Thursday, February 13, 2014

What is the coldest environment birds can tolerate?

A Triangle Naturalist reader recently asked: "Is there a temperature limit past which birds can no longer withstand the elements?"

While many bird species migrate to avoid to the chill of winter in temperate climates, some species, like the Emperor Penguin live year-round in frigid Antarctica, where temperatures can dip below -76°F and winds roar at 100 mph.

Emperor Penguins maintain their body temperature through a number of adaptations. While cozying up en masse, Emperor Penguins also rely on their specialized circulatory system, a thick layer of blubber, and densely packed feathers to stay warm.

Emperor penguin huddle
Emperor Penguins huddle to stay warm. Photo from Warner Bros at

Birds in the Piedmont of North Carolina, and the upper Midwest, stay warm using similar adaptations. Some species will huddle together, with the birds at the end regularly switching places with the birds in the toasty middle. Ducks and gulls, for example, have specialized circulatory systems in their feet allowing for counter-current exchange, where warm blood leaving the body heats up the cold blood coming back into the body from feet sitting in icy water. Downy feathers also provide insulation against severe cold.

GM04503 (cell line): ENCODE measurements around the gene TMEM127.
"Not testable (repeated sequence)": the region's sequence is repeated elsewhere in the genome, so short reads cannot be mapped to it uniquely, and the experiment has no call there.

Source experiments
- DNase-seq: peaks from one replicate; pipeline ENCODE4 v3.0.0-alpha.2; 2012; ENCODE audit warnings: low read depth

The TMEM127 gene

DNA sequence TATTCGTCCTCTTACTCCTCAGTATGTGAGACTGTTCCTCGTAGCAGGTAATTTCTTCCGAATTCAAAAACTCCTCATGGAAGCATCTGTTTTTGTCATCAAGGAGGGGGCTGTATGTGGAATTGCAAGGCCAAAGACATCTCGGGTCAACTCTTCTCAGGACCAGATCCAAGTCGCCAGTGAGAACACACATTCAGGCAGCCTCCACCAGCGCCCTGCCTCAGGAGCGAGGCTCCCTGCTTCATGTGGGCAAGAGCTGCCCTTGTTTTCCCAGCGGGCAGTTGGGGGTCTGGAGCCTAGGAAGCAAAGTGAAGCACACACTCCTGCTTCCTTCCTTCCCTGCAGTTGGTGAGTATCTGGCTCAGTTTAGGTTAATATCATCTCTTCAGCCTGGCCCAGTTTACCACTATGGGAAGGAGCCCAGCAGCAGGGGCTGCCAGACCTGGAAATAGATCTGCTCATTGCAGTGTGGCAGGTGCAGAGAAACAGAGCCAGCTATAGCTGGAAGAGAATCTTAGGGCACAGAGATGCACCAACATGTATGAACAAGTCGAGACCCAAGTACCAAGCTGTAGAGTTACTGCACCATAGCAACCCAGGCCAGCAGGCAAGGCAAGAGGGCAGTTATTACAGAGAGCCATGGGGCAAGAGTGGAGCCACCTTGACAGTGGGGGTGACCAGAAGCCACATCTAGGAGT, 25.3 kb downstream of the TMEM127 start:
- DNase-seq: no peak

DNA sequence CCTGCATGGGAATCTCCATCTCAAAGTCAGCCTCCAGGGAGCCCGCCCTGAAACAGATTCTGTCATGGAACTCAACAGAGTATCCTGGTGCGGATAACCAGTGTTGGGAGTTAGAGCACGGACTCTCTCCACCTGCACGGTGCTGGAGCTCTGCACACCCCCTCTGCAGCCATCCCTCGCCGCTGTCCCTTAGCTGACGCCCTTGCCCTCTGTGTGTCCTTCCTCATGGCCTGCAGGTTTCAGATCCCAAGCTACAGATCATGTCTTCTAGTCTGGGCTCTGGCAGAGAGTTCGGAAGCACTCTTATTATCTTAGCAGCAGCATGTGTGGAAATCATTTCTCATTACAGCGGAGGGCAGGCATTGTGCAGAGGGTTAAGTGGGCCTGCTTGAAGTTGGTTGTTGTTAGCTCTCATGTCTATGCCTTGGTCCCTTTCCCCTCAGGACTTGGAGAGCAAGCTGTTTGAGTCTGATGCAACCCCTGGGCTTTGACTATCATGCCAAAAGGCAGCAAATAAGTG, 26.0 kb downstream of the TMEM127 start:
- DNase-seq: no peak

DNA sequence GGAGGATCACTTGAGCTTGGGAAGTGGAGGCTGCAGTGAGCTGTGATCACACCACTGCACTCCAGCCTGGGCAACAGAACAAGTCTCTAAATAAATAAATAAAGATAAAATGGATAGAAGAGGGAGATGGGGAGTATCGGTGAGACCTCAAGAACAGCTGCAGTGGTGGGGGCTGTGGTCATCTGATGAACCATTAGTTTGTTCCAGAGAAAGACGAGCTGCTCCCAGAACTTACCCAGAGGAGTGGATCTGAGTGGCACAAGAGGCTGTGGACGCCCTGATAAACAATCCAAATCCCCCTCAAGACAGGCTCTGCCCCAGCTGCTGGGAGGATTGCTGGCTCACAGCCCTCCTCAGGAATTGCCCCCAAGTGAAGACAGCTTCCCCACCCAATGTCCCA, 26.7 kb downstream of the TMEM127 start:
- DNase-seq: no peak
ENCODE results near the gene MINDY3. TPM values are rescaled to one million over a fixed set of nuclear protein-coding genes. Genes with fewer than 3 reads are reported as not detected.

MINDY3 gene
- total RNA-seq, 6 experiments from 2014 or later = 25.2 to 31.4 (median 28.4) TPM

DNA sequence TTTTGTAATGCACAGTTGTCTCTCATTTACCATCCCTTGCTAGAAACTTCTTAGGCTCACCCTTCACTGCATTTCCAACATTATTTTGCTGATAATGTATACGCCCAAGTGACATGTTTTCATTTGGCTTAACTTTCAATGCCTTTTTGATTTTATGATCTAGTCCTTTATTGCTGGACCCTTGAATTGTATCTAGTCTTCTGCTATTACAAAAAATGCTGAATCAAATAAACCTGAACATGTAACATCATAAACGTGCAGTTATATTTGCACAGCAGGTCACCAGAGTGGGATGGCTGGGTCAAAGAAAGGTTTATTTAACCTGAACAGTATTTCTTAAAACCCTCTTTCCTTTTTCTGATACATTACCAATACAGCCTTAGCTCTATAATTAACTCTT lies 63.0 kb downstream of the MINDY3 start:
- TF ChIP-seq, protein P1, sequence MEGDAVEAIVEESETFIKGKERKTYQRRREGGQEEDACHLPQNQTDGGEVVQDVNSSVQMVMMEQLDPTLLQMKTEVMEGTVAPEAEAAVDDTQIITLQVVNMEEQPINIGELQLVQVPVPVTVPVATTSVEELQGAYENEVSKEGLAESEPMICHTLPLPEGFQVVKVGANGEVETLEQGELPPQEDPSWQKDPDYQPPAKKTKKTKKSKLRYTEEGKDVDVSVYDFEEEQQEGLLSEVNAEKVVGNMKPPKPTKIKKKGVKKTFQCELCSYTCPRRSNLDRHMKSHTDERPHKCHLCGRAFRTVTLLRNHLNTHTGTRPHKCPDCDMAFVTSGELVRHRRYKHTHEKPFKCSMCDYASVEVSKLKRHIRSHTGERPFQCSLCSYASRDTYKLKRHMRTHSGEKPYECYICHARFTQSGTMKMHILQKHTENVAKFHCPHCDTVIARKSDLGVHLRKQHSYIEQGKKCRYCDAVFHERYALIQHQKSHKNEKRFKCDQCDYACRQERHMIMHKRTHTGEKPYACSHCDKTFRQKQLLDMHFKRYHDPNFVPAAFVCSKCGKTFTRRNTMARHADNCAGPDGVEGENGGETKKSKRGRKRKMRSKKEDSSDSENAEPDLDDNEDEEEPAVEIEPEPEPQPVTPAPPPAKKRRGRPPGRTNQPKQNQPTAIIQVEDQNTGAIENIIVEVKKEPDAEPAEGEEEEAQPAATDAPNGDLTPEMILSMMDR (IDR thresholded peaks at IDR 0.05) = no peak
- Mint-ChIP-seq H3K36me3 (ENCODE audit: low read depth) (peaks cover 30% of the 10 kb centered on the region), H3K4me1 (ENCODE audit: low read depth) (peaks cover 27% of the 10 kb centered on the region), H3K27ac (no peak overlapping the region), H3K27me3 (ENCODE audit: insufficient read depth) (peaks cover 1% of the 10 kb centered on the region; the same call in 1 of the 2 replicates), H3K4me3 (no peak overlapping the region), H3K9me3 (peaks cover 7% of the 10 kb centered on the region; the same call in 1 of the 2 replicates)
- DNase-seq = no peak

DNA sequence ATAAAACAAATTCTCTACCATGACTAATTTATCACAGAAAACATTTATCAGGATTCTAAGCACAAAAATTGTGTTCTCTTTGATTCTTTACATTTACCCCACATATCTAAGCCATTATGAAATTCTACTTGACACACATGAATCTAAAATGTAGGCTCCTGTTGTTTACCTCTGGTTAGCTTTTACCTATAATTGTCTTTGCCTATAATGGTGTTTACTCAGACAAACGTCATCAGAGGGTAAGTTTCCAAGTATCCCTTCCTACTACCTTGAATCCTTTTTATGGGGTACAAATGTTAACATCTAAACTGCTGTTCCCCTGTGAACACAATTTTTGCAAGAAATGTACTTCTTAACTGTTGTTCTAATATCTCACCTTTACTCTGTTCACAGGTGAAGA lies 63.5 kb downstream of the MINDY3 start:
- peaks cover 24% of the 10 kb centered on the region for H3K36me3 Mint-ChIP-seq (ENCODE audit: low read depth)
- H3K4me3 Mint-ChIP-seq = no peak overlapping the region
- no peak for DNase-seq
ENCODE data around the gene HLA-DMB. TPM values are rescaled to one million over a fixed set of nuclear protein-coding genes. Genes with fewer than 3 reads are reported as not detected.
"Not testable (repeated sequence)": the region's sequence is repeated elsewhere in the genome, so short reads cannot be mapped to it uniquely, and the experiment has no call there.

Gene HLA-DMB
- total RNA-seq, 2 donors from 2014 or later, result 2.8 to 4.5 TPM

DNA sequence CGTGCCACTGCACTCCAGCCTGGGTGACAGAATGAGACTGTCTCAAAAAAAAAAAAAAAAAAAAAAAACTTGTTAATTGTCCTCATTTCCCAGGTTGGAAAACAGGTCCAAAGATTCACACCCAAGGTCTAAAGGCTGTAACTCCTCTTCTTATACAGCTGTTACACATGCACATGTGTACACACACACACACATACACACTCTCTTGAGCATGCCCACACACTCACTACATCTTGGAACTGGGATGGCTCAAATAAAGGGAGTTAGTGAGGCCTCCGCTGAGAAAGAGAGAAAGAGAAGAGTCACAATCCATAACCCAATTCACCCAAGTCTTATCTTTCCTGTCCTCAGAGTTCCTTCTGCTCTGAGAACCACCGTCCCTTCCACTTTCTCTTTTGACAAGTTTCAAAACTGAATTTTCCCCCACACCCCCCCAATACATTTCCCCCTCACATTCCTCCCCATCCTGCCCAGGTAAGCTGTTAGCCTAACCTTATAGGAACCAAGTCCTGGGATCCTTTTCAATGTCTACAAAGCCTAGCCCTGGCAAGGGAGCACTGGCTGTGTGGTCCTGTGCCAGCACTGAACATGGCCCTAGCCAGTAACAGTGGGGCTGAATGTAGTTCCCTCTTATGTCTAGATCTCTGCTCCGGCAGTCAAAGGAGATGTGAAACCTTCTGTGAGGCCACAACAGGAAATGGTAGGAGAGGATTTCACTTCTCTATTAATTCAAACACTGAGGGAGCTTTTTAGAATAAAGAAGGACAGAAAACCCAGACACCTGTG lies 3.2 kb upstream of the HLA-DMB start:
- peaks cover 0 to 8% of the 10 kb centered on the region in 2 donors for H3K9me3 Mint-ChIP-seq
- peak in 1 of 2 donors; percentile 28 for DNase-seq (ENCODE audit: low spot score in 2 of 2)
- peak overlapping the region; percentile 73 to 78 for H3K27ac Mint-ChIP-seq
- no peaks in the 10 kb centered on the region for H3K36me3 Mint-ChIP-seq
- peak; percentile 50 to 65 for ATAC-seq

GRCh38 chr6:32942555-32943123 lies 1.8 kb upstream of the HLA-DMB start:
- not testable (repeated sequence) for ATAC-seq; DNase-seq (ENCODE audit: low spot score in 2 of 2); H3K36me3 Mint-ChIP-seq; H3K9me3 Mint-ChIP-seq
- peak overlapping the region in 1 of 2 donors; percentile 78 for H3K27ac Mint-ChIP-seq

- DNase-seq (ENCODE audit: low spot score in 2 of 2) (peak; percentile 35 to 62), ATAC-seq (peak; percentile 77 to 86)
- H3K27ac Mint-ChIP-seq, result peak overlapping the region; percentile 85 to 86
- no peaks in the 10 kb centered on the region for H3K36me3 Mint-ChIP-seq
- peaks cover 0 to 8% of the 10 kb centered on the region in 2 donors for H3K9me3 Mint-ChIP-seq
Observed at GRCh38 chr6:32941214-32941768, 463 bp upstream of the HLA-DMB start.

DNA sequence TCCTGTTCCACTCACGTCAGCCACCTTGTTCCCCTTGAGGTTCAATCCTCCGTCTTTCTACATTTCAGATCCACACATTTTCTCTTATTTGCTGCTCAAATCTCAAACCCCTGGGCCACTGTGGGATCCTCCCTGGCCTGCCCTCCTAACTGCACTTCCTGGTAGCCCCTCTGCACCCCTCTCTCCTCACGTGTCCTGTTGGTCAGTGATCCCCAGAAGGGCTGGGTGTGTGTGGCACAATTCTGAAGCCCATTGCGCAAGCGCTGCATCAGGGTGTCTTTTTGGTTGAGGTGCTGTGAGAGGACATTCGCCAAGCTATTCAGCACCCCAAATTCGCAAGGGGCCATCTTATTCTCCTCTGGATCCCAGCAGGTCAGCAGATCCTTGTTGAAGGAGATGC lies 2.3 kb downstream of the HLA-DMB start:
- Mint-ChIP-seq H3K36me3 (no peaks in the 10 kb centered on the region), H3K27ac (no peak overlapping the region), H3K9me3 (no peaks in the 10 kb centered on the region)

To return to our reader's question -- is there a temperature limit past which birds won't survive? -- my reply is that there must be, but of all the vertebrate taxa in the world, birds have managed to endure cold the most successfully.

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